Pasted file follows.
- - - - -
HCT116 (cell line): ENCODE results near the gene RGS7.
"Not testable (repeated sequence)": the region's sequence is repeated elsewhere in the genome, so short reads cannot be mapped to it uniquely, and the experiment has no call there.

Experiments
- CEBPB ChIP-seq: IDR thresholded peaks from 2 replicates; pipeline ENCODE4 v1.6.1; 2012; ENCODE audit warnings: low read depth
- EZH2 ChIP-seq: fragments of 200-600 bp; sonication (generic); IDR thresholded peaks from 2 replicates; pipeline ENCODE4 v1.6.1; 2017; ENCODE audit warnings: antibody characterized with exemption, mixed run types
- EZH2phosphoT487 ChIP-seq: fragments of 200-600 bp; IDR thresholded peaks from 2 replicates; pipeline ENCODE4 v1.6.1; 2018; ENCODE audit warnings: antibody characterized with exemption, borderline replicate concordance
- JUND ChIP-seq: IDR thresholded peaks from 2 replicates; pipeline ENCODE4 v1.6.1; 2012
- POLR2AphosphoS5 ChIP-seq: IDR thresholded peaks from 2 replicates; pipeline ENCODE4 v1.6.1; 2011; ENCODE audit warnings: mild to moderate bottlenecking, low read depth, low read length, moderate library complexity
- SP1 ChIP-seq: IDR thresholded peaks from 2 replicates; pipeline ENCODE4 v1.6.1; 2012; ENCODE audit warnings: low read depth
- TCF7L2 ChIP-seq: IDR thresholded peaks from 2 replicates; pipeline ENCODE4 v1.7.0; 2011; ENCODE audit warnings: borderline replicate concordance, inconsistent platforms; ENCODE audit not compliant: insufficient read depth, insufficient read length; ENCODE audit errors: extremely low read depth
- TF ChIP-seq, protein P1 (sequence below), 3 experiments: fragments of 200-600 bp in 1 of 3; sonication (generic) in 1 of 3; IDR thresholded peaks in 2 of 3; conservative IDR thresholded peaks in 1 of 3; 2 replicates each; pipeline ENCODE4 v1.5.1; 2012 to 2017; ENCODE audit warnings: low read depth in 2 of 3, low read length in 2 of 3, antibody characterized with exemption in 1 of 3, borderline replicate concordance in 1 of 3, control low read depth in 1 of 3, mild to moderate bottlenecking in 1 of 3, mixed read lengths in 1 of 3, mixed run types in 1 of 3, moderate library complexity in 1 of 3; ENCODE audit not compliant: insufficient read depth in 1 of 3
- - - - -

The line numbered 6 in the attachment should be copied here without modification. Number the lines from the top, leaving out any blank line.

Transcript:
- EZH2phosphoT487 ChIP-seq: fragments of 200-600 bp; IDR thresholded peaks from 2 replicates; pipeline ENCODE4 v1.6.1; 2018; ENCODE audit warnings: antibody characterized with exemption, borderline replicate concordance